BY DENNIS T. AVERY
February 14, 2011 - Churchville, VA - PipeLineNews.org - Paul Krugman is a big deal: Princeton professor, New York Times columnist and Nobel laureate (2008). Krugman wrote last week about the "food crisis, the second one to hit the world in the last three years." His key statement: "what really stands out is the extent to which severe weather events have disrupted agricultural production. And these severe weather events are exactly the kind of thing we'd expect to see as rising concentrations of greenhouse gases change our climate-which means that the current food prices surge may be just beginning."
What warming? The puny 0.2 degrees C we've had since 1940?
On food, we're currently diverting a huge proportion of the world's crops to biofuels. We've created an artificial shortage of the world's already-scarce cropland. Two years ago, the high food prices were driven by a very high price for oil, so our corn ethanol plants were running full-tilt. World food prices nearly doubled. This year, the high food prices are driven by a combination of high fuel prices, and diverse bad weather in the U.S., Russia, Australia and China, to name a few weather-challenged regions.
The farming gods are always fickle. They bring drought, floods, bitter winters, heatstroke summers, hailstorms and untimely frosts - at their whim. When humans started to farm, their most important gods were always the "earth mother" who watches over the crops, and a consort god in charge of rainfall. The farming villages held festivals in their honor, made sacrifices, and pleaded for good crops. Often they pled in vain.
Talking about severe weather, how about Cahokia, the only city ever built by the American Indians? It was founded on corn, in Illinois, the heart of today's Corn Belt. And it grew to perhaps as large as 50,000 people. After 1200 AD, Cahokia suffered two 30-year droughts in 60 years. The city disappeared. The people who could walked away.
In 2200 B.C., a "little ice age" hit the whole world. A belt of irrigated agricultures around the world failed simultaneously-and didn't recover for about 300 years! Southern Greece, the eastern Mediterranean, Egypt, and what's now Iraq and Syria all collapsed. Many thousands died. Nomad shepherds took over the parched land. The first Chinese dynasty collapsed then in the Yellow River Valley due to drought-and "little ice ages" have since brought down five more-recent Chinese dynasties. The last to fall was the fabled Kublai Khan during the Little Ice Age.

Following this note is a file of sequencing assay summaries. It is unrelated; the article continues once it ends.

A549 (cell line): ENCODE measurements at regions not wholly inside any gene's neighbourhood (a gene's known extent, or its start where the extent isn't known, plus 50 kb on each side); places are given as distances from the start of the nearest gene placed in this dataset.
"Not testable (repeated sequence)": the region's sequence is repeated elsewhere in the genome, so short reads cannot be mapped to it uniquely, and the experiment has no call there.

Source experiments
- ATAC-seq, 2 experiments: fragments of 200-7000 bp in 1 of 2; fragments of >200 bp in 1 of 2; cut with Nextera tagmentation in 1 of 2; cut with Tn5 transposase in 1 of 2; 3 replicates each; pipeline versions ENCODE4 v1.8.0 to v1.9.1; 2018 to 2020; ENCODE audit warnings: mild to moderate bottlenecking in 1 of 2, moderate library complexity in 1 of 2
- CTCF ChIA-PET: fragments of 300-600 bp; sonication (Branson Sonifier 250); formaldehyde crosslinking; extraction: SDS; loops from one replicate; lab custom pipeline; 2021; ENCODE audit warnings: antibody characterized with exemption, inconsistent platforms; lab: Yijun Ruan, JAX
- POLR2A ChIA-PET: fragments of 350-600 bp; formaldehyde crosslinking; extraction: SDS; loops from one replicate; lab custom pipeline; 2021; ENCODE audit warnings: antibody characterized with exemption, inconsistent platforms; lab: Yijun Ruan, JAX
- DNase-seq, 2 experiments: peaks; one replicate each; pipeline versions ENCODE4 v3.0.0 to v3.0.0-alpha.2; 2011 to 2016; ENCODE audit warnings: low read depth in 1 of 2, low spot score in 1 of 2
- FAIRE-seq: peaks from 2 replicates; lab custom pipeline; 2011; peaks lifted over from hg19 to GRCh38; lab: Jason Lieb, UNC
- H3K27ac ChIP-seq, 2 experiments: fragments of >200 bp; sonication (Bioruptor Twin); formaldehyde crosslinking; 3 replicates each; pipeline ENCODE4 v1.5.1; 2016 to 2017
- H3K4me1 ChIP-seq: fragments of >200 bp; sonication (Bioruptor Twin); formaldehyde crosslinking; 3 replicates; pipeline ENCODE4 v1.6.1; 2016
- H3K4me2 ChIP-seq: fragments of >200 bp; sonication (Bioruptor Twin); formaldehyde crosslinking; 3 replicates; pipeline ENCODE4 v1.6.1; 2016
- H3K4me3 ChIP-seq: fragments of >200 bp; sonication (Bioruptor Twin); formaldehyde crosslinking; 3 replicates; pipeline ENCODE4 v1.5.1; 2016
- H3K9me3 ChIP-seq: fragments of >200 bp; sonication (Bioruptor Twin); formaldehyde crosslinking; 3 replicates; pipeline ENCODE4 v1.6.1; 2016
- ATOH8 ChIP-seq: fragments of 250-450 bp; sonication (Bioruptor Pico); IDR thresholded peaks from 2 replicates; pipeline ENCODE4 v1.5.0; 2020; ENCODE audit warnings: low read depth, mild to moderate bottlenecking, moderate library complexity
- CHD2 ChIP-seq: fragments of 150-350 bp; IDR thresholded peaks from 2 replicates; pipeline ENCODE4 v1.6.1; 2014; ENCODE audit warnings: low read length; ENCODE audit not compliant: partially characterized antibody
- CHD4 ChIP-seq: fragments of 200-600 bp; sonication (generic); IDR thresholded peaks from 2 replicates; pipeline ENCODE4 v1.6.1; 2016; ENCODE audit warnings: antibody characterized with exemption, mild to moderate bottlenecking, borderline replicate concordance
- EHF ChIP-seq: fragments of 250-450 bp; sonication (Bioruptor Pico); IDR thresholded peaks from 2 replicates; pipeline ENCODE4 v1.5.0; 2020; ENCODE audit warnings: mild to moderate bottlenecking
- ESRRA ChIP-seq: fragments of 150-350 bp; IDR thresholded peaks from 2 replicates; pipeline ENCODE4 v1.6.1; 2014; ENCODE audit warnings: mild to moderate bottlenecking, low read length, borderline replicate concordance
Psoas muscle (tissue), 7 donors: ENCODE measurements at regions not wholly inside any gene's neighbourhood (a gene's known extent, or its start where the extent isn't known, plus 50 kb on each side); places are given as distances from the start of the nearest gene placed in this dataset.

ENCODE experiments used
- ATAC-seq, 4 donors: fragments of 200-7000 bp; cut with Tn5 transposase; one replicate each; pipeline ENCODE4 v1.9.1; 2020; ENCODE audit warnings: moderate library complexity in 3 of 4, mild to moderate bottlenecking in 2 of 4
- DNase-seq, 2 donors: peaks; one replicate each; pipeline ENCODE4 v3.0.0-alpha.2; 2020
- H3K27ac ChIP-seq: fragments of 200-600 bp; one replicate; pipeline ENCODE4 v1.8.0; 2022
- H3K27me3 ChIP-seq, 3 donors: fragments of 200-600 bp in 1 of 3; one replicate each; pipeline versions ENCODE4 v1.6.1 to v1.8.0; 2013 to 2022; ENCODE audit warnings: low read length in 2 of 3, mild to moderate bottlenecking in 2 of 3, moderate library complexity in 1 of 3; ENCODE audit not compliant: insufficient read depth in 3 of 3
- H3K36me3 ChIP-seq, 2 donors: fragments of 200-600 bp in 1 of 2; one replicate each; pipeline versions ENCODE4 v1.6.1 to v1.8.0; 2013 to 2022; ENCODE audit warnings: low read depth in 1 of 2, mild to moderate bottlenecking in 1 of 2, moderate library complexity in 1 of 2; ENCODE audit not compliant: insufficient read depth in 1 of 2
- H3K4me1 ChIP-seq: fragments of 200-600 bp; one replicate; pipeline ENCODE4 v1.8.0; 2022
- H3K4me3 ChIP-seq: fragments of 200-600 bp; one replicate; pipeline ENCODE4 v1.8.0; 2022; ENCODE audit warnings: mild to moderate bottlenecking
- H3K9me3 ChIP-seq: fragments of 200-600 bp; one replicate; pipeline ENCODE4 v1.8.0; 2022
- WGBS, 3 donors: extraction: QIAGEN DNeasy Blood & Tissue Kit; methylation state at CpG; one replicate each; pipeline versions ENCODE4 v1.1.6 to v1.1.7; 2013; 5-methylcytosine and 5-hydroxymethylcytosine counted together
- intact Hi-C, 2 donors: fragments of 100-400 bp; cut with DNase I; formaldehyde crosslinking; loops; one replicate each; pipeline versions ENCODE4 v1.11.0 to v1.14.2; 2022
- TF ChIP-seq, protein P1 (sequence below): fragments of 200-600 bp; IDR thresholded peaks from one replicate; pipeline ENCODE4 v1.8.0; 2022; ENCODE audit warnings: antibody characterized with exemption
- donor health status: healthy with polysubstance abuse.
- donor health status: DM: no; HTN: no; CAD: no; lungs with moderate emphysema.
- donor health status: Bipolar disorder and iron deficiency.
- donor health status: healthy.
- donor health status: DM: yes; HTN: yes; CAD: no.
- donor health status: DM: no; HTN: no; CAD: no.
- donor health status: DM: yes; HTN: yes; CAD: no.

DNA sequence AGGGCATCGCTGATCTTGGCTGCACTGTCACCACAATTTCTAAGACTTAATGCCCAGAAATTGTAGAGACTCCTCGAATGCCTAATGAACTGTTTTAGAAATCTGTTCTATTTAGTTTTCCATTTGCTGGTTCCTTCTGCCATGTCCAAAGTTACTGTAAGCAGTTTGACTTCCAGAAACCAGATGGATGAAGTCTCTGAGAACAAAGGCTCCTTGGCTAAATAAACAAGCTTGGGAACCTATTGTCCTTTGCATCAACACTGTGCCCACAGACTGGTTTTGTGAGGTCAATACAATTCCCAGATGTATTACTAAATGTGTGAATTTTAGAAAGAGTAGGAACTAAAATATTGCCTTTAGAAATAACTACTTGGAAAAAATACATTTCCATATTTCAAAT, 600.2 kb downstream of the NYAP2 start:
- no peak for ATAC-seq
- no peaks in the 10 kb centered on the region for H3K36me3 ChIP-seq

Meanwhile, in the Netherlands, the Little Ice Age brought three massive sea floods within a few decades, each of which drowned 100,000 people. The coasts of Europe are lined with huge sand dunes created by hurricanes. Most of these dunes date from the Little Ice Age, not from the Medieval Warming.
The peer-reviewed journal Natural Hazards in June, 2005, published a special issue on extreme weather events over the last century. It found there is less severe weather as the world warms, with no increase in thunderstorms, hailstorms, tornados, blizzards, Asian monsoons, heat waves or floods. Blogger Jo Nova reports that a recent re-examination of global tropical storms and hurricanes found no trend in the past 30 years. Russia frequently has droughts and Australia has a cycle of flooding.
Krugman is trying to frighten us about what's very likely the finest weather humanity has ever seen. Obviously, we're still getting heat waves, blizzards and some hurricanes-but fewer of them. Nevertheless, you are three times as likely to read about the severe weather we do get-because the media are seeking it out.
Our Nobel Prize Winner strikes out on both food and climate change.
DENNIS T. AVERY, a senior fellow for the Hudson Institute in Washington, DC, is an environmental economist. He was formerly a senior analyst for the Department of State. He is co-author, with S. Fred Singer, of Unstoppable Global Warming Every 1500 Hundred Years, Readers may write him at PO Box 202, Churchville, VA 24421 or email to firstname.lastname@example.org
© 2011 Dennis T. Avery. All rights reserved.